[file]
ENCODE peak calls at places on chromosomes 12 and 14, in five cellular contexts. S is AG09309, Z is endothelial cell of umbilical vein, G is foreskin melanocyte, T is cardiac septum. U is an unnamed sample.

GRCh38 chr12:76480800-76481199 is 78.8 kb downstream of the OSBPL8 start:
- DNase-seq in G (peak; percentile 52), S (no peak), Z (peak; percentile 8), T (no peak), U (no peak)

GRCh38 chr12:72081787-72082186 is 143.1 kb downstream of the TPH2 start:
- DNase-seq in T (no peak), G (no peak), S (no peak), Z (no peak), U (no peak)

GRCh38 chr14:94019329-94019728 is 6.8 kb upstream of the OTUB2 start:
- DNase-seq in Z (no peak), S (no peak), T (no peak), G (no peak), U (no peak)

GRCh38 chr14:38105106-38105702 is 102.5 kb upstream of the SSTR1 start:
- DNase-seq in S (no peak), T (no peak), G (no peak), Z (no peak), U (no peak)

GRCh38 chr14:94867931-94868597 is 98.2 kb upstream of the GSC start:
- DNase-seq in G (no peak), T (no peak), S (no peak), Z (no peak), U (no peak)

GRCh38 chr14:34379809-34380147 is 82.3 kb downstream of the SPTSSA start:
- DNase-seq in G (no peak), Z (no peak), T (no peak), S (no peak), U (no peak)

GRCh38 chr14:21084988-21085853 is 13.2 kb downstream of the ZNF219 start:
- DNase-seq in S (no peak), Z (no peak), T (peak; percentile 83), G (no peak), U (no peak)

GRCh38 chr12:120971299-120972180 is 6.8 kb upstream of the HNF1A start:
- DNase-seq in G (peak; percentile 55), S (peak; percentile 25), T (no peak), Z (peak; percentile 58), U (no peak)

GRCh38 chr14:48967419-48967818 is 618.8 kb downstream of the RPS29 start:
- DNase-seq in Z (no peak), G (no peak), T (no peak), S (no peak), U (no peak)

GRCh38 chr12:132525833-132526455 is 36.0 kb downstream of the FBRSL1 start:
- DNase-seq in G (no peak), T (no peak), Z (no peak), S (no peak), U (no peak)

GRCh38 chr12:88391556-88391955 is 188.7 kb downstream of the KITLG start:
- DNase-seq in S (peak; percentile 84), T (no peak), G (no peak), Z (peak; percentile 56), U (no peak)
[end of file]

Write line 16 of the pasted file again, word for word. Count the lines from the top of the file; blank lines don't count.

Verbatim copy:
GRCh38 chr12:120971299-120972180 is 6.8 kb upstream of the HNF1A start: